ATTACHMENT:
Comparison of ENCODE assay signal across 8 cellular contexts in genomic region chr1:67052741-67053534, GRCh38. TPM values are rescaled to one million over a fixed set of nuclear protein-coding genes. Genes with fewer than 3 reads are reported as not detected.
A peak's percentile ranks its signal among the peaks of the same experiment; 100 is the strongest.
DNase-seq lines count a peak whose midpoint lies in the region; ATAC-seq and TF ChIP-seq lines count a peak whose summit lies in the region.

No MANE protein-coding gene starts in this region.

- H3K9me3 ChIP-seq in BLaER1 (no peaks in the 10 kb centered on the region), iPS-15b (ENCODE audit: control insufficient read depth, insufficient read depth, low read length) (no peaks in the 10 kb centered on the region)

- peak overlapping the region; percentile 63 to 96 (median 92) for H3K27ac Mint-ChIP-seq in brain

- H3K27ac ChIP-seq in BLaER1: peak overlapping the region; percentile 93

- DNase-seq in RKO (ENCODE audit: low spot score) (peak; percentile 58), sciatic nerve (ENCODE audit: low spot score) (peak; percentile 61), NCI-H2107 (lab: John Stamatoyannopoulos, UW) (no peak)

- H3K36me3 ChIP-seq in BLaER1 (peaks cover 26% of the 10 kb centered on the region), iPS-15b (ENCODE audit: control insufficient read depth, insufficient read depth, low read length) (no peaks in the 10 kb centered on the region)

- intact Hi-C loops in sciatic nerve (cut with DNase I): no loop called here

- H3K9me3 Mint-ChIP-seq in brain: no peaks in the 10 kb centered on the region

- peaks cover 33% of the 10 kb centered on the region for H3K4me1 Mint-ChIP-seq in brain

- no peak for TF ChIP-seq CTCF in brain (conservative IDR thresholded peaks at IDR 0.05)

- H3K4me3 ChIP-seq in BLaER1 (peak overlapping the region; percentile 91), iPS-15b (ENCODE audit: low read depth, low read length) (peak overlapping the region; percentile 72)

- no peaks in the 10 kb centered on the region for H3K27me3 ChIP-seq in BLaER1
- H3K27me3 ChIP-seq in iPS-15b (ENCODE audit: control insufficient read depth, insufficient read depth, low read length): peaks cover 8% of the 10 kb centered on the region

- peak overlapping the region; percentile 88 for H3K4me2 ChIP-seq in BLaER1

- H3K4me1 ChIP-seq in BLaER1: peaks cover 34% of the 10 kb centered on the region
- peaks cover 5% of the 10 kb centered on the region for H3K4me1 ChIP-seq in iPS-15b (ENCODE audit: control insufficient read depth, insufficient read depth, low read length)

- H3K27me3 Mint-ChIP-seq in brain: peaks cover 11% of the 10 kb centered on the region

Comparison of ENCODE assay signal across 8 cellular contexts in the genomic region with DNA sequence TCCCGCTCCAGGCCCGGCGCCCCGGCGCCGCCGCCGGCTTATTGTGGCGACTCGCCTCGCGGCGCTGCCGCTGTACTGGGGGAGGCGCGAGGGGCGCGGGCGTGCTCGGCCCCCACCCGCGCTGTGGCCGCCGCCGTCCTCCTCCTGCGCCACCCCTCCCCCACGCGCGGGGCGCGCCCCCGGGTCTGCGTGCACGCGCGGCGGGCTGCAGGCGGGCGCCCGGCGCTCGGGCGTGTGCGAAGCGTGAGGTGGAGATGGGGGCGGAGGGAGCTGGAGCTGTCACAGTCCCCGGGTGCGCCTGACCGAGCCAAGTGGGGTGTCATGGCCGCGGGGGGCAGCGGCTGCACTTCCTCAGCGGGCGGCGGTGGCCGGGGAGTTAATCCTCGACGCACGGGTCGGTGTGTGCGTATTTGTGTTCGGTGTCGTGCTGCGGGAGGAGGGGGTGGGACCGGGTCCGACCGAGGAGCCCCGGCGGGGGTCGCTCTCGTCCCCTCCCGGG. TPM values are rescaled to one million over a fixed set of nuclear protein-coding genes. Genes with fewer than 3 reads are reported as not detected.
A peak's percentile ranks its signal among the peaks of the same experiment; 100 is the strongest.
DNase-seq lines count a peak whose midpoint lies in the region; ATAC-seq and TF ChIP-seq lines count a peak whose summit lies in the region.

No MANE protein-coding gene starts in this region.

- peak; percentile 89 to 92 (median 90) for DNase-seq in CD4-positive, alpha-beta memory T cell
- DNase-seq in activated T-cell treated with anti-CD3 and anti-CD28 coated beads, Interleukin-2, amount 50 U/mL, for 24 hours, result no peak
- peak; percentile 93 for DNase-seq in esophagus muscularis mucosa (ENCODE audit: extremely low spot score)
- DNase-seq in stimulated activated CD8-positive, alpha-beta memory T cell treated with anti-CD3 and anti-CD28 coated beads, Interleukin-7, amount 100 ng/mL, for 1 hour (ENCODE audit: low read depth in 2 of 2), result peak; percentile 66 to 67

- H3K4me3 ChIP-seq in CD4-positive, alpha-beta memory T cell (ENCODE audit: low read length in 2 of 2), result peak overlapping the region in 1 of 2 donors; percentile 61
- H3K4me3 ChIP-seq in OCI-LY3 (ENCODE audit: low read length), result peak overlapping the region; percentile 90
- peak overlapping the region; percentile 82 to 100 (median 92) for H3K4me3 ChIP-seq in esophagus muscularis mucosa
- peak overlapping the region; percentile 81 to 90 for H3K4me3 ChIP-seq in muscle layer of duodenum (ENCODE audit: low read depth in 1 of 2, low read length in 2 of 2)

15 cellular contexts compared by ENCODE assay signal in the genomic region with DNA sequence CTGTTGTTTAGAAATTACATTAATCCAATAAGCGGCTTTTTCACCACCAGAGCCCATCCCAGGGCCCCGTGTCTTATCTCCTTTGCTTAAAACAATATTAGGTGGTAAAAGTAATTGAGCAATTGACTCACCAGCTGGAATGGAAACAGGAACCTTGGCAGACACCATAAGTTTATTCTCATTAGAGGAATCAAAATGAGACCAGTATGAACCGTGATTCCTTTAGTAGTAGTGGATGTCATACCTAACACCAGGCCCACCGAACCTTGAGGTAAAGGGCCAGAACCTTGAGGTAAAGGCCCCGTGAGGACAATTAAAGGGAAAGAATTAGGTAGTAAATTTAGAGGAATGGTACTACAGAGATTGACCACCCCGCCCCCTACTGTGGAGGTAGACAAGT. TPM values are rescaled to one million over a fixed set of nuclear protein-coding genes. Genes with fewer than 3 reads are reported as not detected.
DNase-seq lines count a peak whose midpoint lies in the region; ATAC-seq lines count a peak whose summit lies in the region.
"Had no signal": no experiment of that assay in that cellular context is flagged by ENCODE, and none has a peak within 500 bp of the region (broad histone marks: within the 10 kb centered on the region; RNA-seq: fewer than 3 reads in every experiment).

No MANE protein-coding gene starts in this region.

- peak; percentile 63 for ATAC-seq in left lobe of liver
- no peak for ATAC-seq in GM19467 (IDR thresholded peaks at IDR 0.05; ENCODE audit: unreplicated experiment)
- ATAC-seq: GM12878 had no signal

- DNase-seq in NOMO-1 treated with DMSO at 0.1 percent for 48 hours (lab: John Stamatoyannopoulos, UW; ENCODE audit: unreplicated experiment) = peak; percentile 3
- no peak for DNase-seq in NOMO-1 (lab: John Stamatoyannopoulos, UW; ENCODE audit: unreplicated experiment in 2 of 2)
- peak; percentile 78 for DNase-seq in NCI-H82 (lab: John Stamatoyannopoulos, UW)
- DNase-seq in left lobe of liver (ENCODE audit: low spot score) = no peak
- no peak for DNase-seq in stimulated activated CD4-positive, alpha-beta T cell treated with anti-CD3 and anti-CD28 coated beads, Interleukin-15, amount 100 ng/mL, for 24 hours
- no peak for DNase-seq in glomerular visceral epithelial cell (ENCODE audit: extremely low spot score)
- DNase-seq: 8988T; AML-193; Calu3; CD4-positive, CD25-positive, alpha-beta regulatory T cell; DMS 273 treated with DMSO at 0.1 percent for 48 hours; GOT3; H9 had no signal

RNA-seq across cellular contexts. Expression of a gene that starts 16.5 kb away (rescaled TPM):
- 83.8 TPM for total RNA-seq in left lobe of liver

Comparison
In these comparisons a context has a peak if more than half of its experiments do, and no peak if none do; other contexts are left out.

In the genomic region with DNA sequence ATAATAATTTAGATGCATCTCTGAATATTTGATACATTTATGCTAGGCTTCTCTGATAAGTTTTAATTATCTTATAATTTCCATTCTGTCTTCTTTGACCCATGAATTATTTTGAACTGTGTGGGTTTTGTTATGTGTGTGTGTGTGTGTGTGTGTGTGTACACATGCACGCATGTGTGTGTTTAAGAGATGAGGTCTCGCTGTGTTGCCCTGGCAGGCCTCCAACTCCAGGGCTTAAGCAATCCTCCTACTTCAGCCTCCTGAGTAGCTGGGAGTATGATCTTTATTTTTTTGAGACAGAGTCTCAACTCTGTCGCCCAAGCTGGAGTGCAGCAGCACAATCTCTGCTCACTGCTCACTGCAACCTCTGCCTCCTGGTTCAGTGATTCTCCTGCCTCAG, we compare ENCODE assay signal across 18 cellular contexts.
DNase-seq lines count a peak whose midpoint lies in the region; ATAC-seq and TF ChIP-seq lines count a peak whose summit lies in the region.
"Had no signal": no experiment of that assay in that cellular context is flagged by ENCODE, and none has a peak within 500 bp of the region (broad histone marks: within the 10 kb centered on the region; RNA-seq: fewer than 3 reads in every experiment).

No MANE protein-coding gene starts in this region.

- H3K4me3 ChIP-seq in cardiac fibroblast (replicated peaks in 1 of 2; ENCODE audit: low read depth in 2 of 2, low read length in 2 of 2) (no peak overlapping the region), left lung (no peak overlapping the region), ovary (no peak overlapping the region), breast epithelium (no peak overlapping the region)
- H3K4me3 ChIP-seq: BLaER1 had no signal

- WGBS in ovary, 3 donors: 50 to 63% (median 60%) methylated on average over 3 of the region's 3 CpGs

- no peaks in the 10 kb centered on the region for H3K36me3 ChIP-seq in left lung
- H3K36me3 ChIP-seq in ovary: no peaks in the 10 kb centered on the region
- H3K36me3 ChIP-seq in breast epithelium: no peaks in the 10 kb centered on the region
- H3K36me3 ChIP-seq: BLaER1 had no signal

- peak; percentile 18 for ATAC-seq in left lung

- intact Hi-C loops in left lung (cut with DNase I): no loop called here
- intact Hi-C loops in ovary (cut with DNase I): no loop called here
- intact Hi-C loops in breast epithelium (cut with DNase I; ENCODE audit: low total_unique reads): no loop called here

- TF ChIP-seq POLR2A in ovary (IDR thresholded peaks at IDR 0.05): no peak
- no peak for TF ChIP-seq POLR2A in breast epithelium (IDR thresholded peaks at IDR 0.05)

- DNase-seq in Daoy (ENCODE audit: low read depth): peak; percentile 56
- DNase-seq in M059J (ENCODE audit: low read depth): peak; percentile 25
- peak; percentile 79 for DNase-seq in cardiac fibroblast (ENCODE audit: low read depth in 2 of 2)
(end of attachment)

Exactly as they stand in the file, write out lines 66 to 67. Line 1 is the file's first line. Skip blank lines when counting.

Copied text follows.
- TF ChIP-seq POLR2A in ovary (IDR thresholded peaks at IDR 0.05): no peak
- no peak for TF ChIP-seq POLR2A in breast epithelium (IDR thresholded peaks at IDR 0.05)